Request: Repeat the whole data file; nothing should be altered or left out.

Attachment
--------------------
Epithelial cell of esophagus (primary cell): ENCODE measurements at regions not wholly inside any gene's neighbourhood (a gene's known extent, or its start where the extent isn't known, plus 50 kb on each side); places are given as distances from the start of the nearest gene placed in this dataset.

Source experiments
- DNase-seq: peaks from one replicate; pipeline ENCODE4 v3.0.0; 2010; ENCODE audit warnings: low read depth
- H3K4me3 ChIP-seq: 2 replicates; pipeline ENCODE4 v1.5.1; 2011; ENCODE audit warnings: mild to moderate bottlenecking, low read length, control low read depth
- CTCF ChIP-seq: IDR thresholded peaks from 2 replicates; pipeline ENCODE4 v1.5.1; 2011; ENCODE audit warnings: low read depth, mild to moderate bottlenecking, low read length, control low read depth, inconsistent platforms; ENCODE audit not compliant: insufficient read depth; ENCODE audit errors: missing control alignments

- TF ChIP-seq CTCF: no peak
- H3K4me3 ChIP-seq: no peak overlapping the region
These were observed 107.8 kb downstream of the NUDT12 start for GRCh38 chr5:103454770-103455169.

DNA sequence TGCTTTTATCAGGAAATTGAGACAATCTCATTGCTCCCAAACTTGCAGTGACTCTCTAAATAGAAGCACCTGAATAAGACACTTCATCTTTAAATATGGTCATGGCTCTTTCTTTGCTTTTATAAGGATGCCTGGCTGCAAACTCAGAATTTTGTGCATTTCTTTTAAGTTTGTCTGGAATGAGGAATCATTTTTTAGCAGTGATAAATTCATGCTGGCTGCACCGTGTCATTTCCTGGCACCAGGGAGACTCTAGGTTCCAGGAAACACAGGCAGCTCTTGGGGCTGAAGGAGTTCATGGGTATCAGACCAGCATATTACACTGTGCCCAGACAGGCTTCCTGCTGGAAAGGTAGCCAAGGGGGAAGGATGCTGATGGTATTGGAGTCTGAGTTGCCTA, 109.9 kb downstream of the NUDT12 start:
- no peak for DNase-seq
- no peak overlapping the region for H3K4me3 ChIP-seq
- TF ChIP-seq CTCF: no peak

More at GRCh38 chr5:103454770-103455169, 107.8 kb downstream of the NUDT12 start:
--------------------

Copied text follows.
Epithelial cell of esophagus (primary cell): ENCODE measurements at regions not wholly inside any gene's neighbourhood (a gene's known extent, or its start where the extent isn't known, plus 50 kb on each side); places are given as distances from the start of the nearest gene placed in this dataset.

Source experiments
- DNase-seq: peaks from one replicate; pipeline ENCODE4 v3.0.0; 2010; ENCODE audit warnings: low read depth
- H3K4me3 ChIP-seq: 2 replicates; pipeline ENCODE4 v1.5.1; 2011; ENCODE audit warnings: mild to moderate bottlenecking, low read length, control low read depth
- CTCF ChIP-seq: IDR thresholded peaks from 2 replicates; pipeline ENCODE4 v1.5.1; 2011; ENCODE audit warnings: low read depth, mild to moderate bottlenecking, low read length, control low read depth, inconsistent platforms; ENCODE audit not compliant: insufficient read depth; ENCODE audit errors: missing control alignments

- TF ChIP-seq CTCF: no peak
- H3K4me3 ChIP-seq: no peak overlapping the region
These were observed 107.8 kb downstream of the NUDT12 start for GRCh38 chr5:103454770-103455169.

DNA sequence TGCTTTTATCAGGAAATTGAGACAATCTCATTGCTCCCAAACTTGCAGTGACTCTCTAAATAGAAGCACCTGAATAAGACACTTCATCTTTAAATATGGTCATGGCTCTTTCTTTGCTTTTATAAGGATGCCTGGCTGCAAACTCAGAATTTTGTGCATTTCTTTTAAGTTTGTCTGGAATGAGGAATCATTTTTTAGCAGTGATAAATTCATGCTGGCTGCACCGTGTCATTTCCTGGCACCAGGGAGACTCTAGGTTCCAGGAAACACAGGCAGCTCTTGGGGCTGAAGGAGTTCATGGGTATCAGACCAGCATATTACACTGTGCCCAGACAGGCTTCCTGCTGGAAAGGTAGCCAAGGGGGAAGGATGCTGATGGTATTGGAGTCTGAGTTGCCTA, 109.9 kb downstream of the NUDT12 start:
- no peak for DNase-seq
- no peak overlapping the region for H3K4me3 ChIP-seq
- TF ChIP-seq CTCF: no peak

More at GRCh38 chr5:103454770-103455169, 107.8 kb downstream of the NUDT12 start: